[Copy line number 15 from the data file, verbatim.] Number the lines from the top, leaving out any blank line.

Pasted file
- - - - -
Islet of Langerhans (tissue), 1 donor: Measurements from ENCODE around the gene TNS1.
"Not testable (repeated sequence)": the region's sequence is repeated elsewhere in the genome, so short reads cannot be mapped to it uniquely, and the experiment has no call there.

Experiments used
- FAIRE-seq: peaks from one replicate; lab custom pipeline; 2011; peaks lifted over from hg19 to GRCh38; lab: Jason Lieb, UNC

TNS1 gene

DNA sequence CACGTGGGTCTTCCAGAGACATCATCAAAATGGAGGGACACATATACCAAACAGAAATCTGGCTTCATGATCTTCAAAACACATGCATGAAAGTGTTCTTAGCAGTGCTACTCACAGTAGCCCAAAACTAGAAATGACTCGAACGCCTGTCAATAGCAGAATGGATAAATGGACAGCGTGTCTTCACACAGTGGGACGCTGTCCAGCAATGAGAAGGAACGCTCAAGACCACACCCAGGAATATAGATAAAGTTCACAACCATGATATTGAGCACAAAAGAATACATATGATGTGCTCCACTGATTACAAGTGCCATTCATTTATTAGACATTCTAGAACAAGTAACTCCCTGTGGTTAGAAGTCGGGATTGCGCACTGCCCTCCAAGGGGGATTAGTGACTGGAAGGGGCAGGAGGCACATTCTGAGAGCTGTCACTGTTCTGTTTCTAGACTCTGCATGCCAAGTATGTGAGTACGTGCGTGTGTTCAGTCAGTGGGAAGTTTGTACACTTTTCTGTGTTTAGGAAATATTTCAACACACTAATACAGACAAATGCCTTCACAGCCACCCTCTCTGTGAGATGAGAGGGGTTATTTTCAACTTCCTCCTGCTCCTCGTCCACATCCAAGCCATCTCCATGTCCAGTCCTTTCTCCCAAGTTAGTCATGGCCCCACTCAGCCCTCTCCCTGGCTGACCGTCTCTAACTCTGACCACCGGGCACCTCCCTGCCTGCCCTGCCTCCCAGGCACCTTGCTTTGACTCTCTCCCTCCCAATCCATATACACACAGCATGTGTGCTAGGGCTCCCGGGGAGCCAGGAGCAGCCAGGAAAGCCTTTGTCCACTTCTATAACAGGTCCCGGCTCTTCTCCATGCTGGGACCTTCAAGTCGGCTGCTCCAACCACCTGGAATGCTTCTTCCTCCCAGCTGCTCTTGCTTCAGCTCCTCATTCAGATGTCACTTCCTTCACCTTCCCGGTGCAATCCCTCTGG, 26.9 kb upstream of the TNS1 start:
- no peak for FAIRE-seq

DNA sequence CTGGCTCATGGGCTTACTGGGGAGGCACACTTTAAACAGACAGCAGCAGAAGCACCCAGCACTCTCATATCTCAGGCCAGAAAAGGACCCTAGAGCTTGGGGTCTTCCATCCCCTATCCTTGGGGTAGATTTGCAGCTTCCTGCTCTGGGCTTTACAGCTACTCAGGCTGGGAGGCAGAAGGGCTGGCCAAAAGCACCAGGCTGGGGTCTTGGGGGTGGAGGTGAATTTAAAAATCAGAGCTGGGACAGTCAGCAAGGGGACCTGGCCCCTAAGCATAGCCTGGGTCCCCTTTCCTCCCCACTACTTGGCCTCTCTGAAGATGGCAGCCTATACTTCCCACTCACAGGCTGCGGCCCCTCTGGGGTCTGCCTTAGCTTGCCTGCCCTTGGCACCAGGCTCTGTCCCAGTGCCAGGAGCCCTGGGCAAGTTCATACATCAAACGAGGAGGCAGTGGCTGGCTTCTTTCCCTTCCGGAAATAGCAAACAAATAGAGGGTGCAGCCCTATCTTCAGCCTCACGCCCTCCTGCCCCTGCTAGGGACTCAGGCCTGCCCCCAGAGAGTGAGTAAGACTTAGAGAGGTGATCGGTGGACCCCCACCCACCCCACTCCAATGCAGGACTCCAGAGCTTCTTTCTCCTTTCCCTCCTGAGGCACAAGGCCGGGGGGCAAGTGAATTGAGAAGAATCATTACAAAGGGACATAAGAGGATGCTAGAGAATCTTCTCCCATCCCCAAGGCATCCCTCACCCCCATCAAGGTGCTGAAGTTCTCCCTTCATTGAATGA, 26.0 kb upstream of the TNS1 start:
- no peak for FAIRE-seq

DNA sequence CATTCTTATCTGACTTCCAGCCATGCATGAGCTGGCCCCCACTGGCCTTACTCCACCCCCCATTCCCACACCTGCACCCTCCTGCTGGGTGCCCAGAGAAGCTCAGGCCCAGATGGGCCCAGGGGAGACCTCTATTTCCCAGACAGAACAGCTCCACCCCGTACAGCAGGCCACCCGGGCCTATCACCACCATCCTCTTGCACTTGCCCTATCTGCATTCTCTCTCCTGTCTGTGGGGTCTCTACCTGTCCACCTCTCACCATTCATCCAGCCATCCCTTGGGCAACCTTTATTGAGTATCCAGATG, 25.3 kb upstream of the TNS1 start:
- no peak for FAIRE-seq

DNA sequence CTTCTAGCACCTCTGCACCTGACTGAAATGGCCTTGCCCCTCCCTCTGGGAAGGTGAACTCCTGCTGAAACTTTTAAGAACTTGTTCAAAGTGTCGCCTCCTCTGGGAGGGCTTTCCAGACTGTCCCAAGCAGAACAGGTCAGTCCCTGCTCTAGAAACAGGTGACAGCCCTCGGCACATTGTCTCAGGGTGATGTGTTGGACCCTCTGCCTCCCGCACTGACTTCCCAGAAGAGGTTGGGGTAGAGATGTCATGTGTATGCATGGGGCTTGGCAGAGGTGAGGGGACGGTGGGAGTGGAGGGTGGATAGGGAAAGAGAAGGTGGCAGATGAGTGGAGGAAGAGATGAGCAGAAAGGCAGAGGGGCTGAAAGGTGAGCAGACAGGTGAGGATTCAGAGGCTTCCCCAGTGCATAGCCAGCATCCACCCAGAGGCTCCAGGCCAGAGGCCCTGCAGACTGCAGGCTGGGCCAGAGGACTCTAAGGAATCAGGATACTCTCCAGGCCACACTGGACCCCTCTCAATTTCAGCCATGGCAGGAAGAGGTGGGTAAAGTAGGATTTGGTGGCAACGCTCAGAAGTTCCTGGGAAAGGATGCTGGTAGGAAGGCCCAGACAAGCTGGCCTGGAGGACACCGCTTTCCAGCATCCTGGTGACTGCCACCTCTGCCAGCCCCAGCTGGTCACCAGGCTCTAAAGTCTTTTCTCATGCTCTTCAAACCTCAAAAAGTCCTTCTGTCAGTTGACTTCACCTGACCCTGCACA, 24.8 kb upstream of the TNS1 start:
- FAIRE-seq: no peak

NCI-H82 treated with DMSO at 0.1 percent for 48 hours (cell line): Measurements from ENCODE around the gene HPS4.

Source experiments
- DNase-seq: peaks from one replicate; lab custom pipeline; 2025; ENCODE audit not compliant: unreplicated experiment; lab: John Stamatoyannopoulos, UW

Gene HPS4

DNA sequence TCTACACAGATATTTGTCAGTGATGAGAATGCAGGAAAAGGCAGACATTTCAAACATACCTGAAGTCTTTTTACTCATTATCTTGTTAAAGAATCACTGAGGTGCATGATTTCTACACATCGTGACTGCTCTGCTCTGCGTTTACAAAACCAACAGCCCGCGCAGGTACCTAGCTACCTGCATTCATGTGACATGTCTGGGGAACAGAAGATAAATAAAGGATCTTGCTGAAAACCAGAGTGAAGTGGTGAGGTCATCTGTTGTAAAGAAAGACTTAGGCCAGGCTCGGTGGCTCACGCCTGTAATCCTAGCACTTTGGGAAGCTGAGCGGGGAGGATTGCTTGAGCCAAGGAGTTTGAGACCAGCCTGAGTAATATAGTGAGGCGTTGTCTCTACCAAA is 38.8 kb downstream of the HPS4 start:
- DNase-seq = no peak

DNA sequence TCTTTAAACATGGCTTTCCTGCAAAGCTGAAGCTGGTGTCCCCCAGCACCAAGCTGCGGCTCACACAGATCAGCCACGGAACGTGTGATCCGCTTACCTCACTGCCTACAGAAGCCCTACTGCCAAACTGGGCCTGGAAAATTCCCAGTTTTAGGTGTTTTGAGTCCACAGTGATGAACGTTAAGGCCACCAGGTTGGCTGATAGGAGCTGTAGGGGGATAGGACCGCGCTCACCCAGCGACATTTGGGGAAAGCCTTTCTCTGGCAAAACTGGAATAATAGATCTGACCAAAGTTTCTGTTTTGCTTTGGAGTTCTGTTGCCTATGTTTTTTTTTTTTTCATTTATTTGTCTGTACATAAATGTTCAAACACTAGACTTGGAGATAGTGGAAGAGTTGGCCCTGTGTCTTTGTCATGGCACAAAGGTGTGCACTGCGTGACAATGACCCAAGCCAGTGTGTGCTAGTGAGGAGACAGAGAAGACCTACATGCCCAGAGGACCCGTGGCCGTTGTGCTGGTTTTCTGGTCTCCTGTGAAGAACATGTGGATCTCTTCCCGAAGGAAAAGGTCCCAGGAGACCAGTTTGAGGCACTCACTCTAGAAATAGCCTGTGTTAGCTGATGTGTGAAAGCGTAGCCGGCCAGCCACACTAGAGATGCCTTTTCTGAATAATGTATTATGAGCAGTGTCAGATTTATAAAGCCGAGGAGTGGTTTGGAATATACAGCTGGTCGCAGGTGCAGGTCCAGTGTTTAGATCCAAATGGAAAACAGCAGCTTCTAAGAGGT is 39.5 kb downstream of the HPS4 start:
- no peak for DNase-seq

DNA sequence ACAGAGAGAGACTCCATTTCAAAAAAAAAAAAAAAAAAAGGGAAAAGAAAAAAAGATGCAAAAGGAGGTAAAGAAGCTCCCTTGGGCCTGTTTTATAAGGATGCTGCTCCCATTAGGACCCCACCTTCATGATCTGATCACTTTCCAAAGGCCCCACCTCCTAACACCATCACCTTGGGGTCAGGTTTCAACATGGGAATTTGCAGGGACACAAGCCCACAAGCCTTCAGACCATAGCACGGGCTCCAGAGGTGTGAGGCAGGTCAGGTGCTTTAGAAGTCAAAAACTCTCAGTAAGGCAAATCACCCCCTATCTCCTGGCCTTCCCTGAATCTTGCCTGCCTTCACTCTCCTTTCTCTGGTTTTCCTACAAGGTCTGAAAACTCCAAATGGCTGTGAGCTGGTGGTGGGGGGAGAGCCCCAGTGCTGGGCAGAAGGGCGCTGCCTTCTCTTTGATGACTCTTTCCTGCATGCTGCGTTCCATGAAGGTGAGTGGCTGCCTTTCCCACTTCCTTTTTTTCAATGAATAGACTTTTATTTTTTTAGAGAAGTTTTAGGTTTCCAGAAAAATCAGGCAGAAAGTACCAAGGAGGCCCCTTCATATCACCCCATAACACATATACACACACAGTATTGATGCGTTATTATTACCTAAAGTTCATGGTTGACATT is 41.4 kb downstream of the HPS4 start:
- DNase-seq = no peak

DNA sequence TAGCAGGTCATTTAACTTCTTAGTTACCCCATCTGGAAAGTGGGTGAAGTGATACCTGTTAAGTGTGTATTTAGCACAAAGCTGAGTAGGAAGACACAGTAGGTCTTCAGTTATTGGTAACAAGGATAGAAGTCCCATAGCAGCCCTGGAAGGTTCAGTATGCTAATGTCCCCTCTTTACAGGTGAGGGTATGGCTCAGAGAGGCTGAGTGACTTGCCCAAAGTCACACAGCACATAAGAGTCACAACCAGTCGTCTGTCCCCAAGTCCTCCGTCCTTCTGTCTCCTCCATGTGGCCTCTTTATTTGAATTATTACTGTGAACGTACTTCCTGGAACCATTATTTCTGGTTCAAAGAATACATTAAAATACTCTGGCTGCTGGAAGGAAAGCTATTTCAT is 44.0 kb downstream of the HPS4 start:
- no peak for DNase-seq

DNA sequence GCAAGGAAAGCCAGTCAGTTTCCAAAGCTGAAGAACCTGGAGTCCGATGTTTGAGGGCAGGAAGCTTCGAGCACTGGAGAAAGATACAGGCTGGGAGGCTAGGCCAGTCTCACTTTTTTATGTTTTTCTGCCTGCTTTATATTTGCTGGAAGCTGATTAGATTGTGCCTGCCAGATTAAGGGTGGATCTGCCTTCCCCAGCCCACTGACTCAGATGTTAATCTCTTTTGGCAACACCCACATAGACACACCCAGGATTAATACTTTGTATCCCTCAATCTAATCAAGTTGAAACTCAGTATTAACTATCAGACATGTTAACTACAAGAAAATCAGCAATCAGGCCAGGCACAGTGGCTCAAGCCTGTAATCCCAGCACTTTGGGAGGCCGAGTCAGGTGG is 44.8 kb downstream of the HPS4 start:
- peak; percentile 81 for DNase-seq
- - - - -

Source experiments